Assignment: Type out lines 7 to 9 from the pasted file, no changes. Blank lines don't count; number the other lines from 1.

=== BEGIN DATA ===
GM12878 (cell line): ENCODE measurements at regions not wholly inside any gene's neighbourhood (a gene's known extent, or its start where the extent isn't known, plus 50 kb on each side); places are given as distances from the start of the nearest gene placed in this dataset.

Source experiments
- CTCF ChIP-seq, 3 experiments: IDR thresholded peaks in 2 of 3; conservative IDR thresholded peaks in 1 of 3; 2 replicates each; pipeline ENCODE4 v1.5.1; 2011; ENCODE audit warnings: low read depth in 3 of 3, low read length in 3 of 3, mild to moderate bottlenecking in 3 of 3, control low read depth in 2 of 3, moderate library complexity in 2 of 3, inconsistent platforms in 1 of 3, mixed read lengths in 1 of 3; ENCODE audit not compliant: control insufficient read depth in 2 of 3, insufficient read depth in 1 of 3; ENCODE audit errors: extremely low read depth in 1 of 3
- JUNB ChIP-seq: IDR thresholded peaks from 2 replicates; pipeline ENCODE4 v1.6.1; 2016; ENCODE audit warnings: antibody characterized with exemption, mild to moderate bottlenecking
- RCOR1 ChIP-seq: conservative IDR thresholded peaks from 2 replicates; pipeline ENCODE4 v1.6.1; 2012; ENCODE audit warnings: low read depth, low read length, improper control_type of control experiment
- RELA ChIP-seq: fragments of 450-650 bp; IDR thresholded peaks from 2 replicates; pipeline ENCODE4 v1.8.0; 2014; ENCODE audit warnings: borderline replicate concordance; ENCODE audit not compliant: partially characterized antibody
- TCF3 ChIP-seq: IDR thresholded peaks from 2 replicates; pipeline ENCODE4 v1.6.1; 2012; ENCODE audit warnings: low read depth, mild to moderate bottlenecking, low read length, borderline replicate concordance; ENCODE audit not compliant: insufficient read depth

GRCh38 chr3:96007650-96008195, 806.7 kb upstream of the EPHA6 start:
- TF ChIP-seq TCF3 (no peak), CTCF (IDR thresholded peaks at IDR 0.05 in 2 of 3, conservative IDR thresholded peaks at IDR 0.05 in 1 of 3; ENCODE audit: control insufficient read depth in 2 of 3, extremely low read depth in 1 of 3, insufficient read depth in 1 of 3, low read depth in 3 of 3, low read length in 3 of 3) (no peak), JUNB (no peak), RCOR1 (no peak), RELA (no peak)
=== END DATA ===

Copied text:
- TCF3 ChIP-seq: IDR thresholded peaks from 2 replicates; pipeline ENCODE4 v1.6.1; 2012; ENCODE audit warnings: low read depth, mild to moderate bottlenecking, low read length, borderline replicate concordance; ENCODE audit not compliant: insufficient read depth

GRCh38 chr3:96007650-96008195, 806.7 kb upstream of the EPHA6 start:
- TF ChIP-seq TCF3 (no peak), CTCF (IDR thresholded peaks at IDR 0.05 in 2 of 3, conservative IDR thresholded peaks at IDR 0.05 in 1 of 3; ENCODE audit: control insufficient read depth in 2 of 3, extremely low read depth in 1 of 3, insufficient read depth in 1 of 3, low read depth in 3 of 3, low read length in 3 of 3) (no peak), JUNB (no peak), RCOR1 (no peak), RELA (no peak)